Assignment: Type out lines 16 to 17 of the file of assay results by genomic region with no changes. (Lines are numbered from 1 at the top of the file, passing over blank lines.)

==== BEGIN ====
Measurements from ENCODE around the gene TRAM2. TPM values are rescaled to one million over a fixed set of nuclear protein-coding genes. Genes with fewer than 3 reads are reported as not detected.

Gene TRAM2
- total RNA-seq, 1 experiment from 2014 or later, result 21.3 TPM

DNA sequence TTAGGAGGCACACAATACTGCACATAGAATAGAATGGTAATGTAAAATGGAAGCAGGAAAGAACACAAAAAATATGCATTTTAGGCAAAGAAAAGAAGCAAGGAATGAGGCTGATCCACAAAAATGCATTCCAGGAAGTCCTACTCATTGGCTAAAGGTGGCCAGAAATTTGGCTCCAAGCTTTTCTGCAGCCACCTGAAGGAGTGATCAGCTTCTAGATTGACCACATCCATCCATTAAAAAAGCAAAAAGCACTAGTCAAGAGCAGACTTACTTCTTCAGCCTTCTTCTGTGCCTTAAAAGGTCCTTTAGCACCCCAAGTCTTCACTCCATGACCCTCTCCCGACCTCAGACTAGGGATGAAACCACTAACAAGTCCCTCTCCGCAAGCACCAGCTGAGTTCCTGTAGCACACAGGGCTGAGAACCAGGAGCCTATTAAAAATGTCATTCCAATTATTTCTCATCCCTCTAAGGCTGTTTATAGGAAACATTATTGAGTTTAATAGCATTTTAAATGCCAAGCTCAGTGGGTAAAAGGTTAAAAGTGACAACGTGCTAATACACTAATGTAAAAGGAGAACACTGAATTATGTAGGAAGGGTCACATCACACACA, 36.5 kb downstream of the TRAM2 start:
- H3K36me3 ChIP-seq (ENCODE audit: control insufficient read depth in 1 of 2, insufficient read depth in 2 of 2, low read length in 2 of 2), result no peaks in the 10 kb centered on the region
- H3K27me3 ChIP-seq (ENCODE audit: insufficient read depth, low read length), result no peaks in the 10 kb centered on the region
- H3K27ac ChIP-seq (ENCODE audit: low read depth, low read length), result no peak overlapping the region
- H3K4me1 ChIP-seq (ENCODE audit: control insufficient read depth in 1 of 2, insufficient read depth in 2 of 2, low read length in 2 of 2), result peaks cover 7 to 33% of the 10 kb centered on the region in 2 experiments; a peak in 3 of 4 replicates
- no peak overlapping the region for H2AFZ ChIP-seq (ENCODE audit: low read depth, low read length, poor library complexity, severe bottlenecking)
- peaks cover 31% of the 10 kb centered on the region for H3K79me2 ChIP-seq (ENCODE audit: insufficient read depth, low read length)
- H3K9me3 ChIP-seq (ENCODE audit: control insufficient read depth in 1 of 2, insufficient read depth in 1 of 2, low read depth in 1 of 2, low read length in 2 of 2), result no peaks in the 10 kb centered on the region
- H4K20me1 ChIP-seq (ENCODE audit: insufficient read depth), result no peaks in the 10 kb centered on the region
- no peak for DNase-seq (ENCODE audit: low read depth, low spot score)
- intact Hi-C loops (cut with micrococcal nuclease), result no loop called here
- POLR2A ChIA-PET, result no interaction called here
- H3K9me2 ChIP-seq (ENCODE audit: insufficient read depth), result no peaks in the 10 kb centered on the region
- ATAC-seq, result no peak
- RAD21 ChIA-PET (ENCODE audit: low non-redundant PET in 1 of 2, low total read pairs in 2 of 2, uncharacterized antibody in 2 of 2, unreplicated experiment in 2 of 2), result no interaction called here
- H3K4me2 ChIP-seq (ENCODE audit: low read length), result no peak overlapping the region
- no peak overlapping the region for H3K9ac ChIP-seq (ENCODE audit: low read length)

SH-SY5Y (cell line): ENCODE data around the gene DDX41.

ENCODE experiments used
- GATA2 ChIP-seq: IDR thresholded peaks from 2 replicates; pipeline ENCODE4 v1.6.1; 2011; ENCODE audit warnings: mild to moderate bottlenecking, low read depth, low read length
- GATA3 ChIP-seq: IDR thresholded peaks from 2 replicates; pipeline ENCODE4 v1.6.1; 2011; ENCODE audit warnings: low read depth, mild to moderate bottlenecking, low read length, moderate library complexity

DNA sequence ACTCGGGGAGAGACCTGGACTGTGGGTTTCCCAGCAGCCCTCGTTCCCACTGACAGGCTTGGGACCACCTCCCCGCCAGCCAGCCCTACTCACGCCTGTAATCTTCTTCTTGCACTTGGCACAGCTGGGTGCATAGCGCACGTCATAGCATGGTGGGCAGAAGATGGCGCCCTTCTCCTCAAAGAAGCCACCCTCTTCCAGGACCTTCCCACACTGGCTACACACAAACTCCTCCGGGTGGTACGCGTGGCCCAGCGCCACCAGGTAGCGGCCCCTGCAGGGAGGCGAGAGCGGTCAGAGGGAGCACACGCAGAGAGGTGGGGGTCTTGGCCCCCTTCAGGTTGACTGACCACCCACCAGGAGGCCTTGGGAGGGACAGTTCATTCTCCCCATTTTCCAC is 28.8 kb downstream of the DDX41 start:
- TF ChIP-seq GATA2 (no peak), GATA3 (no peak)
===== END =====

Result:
- H3K9me2 ChIP-seq (ENCODE audit: insufficient read depth), result no peaks in the 10 kb centered on the region
- ATAC-seq, result no peak